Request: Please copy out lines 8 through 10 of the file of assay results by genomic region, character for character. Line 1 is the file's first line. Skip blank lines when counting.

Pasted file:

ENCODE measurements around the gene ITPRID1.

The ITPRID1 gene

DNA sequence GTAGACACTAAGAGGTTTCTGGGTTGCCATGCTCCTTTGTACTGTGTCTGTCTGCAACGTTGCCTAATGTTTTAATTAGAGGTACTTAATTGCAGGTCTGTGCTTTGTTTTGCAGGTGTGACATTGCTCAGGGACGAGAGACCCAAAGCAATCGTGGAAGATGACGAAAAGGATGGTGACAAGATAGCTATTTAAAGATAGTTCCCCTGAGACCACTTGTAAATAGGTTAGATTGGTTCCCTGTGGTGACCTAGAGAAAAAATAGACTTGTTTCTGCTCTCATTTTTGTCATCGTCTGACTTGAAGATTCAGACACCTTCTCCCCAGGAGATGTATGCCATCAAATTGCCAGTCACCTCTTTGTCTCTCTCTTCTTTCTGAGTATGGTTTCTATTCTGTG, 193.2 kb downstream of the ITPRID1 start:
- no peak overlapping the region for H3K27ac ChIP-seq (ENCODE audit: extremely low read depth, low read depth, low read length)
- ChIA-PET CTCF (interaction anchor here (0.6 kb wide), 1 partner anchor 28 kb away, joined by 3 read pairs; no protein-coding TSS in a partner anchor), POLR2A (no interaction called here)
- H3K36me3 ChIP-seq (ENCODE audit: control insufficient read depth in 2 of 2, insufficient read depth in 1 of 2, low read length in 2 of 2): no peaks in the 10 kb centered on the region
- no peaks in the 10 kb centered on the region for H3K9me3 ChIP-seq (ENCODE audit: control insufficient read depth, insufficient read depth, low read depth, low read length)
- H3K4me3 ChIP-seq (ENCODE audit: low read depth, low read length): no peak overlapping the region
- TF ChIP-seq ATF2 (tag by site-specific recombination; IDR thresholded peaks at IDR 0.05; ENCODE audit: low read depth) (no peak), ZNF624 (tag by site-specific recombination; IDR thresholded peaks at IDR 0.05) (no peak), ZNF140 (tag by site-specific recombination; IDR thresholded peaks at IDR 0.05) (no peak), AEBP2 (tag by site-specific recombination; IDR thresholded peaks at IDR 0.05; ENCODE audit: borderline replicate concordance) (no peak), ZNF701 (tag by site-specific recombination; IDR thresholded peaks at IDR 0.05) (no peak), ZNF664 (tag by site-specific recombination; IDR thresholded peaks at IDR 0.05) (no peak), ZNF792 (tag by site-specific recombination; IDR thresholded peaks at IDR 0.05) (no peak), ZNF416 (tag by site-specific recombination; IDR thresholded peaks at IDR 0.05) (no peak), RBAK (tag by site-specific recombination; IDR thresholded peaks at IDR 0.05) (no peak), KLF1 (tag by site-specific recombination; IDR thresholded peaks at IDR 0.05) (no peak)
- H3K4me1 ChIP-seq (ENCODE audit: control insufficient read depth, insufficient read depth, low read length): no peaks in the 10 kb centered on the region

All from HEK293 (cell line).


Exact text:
- H3K4me3 ChIP-seq (ENCODE audit: low read depth, low read length): no peak overlapping the region
- TF ChIP-seq ATF2 (tag by site-specific recombination; IDR thresholded peaks at IDR 0.05; ENCODE audit: low read depth) (no peak), ZNF624 (tag by site-specific recombination; IDR thresholded peaks at IDR 0.05) (no peak), ZNF140 (tag by site-specific recombination; IDR thresholded peaks at IDR 0.05) (no peak), AEBP2 (tag by site-specific recombination; IDR thresholded peaks at IDR 0.05; ENCODE audit: borderline replicate concordance) (no peak), ZNF701 (tag by site-specific recombination; IDR thresholded peaks at IDR 0.05) (no peak), ZNF664 (tag by site-specific recombination; IDR thresholded peaks at IDR 0.05) (no peak), ZNF792 (tag by site-specific recombination; IDR thresholded peaks at IDR 0.05) (no peak), ZNF416 (tag by site-specific recombination; IDR thresholded peaks at IDR 0.05) (no peak), RBAK (tag by site-specific recombination; IDR thresholded peaks at IDR 0.05) (no peak), KLF1 (tag by site-specific recombination; IDR thresholded peaks at IDR 0.05) (no peak)
- H3K4me1 ChIP-seq (ENCODE audit: control insufficient read depth, insufficient read depth, low read length): no peaks in the 10 kb centered on the region